Bronze knife coin inlaid with gold

From China
Wang Mang period, issued AD 7

One knife, worth 5000

This distinctive coin combines features of ancient knife money and the traditional round coin with the square hole. The Chinese inscription reads 'yi dao ping wu qian' ('one knife, worth 5000') with 'yi dao' written in the round part at the top, and 'ping wu qian' reading down the body.

Wang Mang (reigned AD 9-23) was the nephew of Emperor Yuandi (reigned 48-33 BC) of the Han dynasty and became one of the most powerful officials of the late Western Han dynasty (206 BC - AD 9). His worthy deeds, including donations of a million cash to help the poor, earned him both praise and comparison with famous ministers of antiquity. He married his daughter to the child emperor Pingdi (whom he was accused of poisoning), before eventually taking the throne himself in AD 9. He was killed by his own troops in AD 23.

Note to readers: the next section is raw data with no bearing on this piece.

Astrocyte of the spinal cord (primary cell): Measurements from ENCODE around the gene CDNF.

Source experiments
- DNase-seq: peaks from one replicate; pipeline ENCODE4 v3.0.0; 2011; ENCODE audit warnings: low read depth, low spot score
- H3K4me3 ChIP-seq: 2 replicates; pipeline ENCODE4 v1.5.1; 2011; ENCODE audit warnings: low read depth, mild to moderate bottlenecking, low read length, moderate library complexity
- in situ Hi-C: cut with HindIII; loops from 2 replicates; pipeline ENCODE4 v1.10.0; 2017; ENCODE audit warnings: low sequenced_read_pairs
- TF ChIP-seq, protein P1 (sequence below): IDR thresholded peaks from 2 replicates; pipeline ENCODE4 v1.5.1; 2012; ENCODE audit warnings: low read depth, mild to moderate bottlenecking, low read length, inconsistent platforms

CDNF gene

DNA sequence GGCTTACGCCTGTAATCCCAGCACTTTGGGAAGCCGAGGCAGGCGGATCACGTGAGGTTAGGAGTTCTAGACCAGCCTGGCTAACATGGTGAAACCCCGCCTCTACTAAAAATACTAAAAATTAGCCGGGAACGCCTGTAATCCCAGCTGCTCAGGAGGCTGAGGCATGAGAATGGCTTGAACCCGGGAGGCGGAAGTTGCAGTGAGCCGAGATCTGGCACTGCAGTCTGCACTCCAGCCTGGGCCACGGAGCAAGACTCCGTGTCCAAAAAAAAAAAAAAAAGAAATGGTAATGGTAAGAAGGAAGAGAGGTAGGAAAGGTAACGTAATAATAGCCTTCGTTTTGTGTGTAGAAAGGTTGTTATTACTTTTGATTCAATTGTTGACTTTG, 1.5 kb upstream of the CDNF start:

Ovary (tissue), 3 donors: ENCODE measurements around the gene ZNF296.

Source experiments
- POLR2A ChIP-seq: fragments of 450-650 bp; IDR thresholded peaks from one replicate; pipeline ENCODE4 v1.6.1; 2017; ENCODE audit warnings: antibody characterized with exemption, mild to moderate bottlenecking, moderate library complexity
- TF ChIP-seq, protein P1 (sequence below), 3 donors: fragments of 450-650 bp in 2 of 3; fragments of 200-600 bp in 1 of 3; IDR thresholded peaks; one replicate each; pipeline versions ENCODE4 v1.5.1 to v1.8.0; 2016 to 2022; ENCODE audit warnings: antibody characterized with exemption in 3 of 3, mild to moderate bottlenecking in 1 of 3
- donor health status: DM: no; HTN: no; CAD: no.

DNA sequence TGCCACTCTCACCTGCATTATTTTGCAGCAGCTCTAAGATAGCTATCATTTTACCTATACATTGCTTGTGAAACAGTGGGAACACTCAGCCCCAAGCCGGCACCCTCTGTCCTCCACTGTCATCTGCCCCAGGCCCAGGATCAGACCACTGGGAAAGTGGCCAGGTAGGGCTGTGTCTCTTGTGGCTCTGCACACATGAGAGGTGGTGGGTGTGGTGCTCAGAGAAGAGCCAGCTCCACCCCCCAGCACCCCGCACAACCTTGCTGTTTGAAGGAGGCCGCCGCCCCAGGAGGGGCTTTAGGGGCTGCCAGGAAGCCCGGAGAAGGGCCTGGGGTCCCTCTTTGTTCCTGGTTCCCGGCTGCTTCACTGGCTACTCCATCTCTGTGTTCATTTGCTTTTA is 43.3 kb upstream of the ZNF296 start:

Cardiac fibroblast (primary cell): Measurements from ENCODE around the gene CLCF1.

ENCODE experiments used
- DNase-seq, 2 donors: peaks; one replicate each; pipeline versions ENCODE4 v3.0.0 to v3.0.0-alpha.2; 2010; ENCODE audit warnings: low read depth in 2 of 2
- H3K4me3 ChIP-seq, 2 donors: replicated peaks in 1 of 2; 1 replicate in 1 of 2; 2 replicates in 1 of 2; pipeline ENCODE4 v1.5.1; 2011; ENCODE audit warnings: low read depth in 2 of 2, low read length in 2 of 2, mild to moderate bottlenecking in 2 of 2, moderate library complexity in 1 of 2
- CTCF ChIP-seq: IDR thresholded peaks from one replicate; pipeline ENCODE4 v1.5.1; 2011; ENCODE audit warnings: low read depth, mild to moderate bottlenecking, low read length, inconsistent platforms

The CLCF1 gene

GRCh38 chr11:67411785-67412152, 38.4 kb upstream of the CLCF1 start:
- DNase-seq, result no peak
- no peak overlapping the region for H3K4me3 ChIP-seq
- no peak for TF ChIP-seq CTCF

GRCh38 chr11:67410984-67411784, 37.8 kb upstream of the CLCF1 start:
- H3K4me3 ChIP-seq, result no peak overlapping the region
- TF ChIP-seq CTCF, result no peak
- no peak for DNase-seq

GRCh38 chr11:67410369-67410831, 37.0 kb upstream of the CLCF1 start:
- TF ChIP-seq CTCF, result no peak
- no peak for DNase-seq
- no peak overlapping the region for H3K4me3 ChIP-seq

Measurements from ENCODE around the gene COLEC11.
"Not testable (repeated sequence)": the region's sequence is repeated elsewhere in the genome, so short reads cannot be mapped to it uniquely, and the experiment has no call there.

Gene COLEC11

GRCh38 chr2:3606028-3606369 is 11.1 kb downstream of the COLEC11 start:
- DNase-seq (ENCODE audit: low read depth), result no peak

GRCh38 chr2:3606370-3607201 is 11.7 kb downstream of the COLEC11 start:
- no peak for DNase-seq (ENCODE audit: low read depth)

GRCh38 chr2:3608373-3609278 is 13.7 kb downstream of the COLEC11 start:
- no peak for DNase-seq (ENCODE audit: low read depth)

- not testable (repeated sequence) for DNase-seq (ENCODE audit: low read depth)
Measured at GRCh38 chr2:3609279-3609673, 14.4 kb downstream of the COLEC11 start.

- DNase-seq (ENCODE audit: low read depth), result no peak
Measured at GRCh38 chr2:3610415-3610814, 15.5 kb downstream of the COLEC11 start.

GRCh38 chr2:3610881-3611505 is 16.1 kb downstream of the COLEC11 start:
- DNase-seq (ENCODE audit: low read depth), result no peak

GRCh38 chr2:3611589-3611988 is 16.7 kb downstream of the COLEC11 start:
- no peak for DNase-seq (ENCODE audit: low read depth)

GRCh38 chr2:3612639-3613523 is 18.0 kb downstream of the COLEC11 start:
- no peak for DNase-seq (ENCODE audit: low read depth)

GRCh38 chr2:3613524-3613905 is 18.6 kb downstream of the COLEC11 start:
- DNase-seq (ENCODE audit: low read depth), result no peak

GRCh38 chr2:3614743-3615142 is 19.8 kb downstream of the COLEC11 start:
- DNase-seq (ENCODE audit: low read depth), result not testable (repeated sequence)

Wang Mang instituted four coinage reforms in a space of just seven years (AD7, 9, 10, 14), issuing twenty-one different kinds of coins. He also reintroduced the spade- and knife-shaped money which had circulated under the Zhou dynasty over two hundred years before. This coin had a token, decimal value, rather than the value of the amount of metal they contained. The reforms were revolutionary but not successful.

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Bronze knife coin inlaid with gold


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Length: 76.000 mm
Height: 30.000 mm
Weight: 32.720 g

Museum number

CM 1939-3-17-11



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